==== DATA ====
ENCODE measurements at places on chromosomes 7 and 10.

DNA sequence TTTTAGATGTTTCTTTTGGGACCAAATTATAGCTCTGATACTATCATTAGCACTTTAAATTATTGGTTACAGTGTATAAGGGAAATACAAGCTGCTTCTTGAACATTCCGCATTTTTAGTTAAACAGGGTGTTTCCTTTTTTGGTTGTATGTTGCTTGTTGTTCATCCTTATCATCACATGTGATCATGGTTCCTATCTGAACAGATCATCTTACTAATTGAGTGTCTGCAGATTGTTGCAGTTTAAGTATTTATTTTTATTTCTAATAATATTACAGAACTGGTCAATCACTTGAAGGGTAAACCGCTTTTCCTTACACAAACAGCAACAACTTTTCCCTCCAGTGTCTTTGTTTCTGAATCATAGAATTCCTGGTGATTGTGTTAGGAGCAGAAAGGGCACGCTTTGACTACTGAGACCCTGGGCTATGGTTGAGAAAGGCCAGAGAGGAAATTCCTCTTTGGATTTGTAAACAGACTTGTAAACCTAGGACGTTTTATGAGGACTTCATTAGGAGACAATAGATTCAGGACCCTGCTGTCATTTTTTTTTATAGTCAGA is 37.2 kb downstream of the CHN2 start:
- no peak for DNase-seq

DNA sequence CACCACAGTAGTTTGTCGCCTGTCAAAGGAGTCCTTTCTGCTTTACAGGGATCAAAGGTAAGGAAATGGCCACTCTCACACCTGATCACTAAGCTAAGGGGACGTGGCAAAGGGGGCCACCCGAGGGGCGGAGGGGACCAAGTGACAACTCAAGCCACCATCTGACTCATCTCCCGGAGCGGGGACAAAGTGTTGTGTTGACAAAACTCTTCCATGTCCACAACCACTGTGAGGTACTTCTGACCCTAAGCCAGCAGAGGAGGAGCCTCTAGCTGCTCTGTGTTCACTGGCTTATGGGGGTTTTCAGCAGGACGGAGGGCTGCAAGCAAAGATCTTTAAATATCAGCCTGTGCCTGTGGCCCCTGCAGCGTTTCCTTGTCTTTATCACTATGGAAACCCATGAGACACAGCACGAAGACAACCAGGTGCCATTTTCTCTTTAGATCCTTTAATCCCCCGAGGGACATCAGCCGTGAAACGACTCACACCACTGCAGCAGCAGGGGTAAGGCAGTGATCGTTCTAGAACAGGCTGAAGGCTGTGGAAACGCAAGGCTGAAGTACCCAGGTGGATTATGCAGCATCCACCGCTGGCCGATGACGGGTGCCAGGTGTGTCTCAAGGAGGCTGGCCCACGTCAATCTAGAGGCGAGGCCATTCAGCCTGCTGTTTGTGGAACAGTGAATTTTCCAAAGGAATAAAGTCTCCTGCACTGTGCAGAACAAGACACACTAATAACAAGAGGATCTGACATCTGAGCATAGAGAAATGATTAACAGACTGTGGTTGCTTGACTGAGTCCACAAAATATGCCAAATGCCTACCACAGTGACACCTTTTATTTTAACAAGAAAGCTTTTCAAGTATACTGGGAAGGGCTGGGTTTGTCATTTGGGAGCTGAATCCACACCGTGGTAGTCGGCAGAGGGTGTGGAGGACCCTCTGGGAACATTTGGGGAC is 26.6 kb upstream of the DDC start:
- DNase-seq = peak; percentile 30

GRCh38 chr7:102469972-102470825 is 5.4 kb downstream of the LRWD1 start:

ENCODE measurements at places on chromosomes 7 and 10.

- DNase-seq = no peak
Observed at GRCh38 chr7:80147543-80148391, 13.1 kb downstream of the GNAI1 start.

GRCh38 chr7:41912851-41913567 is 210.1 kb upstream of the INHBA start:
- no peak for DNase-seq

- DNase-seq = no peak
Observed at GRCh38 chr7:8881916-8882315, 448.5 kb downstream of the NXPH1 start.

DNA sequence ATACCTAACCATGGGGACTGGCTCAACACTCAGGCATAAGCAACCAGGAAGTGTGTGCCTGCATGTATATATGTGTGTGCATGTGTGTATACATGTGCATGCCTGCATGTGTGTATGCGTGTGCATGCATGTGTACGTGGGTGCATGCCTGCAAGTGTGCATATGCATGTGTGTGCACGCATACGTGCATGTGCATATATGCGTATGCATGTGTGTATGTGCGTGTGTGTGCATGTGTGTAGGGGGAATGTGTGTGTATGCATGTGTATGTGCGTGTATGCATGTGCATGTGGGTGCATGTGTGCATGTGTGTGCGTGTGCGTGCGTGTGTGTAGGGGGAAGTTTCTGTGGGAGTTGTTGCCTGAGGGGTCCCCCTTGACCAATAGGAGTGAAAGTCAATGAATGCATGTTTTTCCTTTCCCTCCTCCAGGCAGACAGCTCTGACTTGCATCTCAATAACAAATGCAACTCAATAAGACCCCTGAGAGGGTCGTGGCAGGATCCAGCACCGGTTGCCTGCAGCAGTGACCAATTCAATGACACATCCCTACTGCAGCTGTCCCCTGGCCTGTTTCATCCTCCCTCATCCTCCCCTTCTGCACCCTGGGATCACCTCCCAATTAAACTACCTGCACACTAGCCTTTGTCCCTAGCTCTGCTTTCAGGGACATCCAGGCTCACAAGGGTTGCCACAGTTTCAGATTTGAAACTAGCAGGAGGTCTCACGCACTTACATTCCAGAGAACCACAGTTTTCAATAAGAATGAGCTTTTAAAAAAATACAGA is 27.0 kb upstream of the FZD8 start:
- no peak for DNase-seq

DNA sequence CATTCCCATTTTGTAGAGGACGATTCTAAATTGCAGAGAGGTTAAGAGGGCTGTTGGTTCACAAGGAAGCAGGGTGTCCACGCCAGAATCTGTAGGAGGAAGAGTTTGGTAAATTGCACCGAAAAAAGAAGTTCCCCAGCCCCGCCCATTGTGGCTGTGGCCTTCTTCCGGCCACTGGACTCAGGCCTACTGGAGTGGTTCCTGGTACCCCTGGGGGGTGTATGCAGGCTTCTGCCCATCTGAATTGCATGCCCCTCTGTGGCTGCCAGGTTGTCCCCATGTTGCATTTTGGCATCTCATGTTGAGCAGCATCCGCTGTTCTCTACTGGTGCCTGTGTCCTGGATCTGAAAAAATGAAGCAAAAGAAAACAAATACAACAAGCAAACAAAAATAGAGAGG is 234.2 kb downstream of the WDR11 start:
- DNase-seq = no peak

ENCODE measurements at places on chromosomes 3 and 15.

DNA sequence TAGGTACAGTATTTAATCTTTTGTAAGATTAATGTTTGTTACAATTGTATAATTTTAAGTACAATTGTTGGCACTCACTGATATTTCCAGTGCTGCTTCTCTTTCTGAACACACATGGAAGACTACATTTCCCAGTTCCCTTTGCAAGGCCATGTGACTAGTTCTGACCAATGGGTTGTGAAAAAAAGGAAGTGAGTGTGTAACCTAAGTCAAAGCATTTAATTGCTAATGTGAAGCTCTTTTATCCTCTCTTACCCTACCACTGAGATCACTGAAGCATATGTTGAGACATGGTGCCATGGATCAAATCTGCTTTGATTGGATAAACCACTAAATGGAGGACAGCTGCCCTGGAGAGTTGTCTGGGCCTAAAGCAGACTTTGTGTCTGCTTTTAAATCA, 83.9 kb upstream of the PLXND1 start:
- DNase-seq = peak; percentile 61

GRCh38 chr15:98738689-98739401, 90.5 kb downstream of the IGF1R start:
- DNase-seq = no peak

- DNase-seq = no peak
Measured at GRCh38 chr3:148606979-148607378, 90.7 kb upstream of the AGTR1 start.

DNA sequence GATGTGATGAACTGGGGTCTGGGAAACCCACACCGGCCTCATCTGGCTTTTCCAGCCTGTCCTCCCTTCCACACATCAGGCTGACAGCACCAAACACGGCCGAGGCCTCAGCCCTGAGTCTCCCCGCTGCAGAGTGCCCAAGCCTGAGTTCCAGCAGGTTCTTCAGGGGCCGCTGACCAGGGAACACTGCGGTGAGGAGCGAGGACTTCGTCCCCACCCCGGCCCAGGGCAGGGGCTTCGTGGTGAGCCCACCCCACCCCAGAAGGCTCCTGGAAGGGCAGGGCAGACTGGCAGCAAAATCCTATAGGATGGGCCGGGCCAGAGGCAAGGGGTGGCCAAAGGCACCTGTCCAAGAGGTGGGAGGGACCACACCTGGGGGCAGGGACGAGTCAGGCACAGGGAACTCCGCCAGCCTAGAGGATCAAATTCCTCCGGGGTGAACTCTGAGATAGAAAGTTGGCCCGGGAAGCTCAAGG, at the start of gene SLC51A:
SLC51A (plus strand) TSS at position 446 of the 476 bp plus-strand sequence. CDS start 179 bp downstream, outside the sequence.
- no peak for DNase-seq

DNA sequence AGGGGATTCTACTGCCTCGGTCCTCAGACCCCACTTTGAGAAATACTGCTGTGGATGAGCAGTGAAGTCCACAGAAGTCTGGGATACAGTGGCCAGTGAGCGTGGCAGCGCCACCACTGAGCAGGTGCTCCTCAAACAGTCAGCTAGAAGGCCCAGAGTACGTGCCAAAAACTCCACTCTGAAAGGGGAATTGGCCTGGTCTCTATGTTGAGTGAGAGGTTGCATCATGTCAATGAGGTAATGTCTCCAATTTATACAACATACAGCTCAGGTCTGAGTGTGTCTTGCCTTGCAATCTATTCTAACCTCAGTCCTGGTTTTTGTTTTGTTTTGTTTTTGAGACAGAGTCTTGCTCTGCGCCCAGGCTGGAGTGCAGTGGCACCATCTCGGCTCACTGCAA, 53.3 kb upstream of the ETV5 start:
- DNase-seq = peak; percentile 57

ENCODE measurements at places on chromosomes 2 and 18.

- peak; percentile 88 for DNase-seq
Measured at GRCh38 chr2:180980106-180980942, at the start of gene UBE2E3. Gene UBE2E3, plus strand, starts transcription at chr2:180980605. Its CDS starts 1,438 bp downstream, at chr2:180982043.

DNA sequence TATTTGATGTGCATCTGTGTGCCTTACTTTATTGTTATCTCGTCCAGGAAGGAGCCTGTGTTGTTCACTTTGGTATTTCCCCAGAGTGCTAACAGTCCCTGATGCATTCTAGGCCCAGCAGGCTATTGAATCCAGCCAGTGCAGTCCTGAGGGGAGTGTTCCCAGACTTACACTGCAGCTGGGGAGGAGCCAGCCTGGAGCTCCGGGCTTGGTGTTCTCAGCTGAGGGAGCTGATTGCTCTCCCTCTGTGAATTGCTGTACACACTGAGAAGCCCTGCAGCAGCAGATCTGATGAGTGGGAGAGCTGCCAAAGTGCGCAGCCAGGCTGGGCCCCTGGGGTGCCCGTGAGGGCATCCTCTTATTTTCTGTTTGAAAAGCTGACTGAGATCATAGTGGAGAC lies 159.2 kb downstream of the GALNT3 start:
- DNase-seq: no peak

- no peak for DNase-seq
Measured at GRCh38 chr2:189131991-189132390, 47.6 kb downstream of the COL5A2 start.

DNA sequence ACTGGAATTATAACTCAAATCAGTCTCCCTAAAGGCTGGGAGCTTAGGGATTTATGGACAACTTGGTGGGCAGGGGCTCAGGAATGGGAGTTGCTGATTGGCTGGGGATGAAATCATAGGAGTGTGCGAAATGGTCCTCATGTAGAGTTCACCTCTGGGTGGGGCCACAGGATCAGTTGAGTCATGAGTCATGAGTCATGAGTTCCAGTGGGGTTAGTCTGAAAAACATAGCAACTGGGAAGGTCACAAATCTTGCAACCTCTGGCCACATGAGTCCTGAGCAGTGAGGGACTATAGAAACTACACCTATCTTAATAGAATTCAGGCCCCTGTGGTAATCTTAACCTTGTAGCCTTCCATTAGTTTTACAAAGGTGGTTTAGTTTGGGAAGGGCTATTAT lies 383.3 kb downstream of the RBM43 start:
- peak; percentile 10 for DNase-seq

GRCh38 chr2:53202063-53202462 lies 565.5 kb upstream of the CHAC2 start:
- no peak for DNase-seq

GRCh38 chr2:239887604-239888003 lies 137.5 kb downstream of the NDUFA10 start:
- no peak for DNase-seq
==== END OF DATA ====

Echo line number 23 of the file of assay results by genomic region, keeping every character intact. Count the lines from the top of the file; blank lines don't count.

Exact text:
- DNase-seq = no peak